4172148-hero-man-silhouette[1]I love compelling fiction. Whether on page or screen, I never grow tired of the thrill I get when the story hooks me. You know the moment—that point where you’re so into the story that you become part of the story. The best writers grab us early and convince us to hold on until the end. I’ve got to admit, it’s a rush like no other, and the authors who do it well keep me coming back for more. My role as a writer is to figure out the secret and apply it to my own work.

In his book Conflict and Suspense, James Scott Bell explains that conflict is at the heart of riveting fiction. Why? Because conflict is at the heart of life. Everyone experiences it, struggles with it, and strives to overcome it. Of course, it attracts us. Watching the fight and seeing someone win gives us hope, and hope does not disappoint. Neither does good fiction, so for the next few weeks I’ll be examining Bell’s foundational elements of conflict: a Lead worth following, Objective (with death overhanging), Confrontation, and a Knock-out ending, (LOCK).

This week, we’ll take a look at notable lead George Bailey from the Christmas classic It’s a Wonderful Life. On the surface, George doesn’t seem a likely candidate for a strong lead. He’s a skinny kid with a quirky voice, minimal formal education, and a hearing impairment. What makes him a lead worth following lies in the character traits he exhibits throughout the film. These traits—the humor, the enthusiasm, the kindness—make us like George immediately. James Scott Bell refers to this as being “hooked by heart.” George is the kind of guy we’d want for a friend, so we’re eager to find out how life works out for him.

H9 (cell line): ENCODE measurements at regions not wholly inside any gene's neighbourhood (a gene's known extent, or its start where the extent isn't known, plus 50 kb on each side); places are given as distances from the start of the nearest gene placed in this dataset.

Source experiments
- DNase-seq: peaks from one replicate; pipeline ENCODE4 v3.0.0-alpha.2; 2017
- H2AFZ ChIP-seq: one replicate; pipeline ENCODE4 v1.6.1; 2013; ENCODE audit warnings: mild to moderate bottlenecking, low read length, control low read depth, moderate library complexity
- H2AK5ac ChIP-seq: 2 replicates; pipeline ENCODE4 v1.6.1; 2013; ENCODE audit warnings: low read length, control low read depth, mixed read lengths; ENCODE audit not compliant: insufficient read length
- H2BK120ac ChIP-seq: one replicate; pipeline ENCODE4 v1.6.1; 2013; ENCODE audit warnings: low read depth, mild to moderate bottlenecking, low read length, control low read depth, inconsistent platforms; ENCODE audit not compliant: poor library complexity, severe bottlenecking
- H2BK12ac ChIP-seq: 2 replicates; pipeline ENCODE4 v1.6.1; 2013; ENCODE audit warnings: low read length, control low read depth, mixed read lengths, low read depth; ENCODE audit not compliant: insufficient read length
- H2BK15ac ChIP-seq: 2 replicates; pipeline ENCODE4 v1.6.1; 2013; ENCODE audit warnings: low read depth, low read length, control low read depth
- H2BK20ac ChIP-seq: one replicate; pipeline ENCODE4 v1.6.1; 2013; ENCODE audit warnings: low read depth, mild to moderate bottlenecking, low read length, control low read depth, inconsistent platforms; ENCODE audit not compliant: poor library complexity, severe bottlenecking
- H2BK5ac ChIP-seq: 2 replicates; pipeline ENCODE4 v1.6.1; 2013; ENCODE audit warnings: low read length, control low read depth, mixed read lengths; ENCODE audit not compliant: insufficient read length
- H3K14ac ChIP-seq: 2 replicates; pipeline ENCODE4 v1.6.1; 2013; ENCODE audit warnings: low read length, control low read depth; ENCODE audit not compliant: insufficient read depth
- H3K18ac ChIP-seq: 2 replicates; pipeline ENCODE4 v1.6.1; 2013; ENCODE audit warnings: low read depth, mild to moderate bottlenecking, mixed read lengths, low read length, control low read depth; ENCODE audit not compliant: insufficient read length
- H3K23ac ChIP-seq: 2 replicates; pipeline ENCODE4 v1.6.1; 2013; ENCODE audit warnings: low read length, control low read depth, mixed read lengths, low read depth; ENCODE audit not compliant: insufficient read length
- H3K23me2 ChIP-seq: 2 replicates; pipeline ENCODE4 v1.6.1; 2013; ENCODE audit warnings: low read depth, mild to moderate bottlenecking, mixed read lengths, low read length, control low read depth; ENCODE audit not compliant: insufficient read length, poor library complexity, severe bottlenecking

Not only does George find a place in our hearts, he gives us a glimpse of his own, and in doing so exhibits the traits of a true hero. He shows courage in saving his brother from a frozen pond; he exercises responsibility as he works with his father at the Bailey Building and Loan, and he sacrifices his own dreams in order to help his family and his town. We no longer simply like George Bailey, we love him, and we want to see him succeed. He may not be the masked man in the cape or the prizefighter in the ring, but he is definitely a lead worth following. By the time the movie ends, George’s dashing, war-hero brother doesn’t even create a blip on our radar screen. It’s George Bailey we want.

Who are some of your favorite leads in books or film? What makes them so appealing? Feel free to share your opinions in the comments and tune in next week to find out how the objective impacts conflict.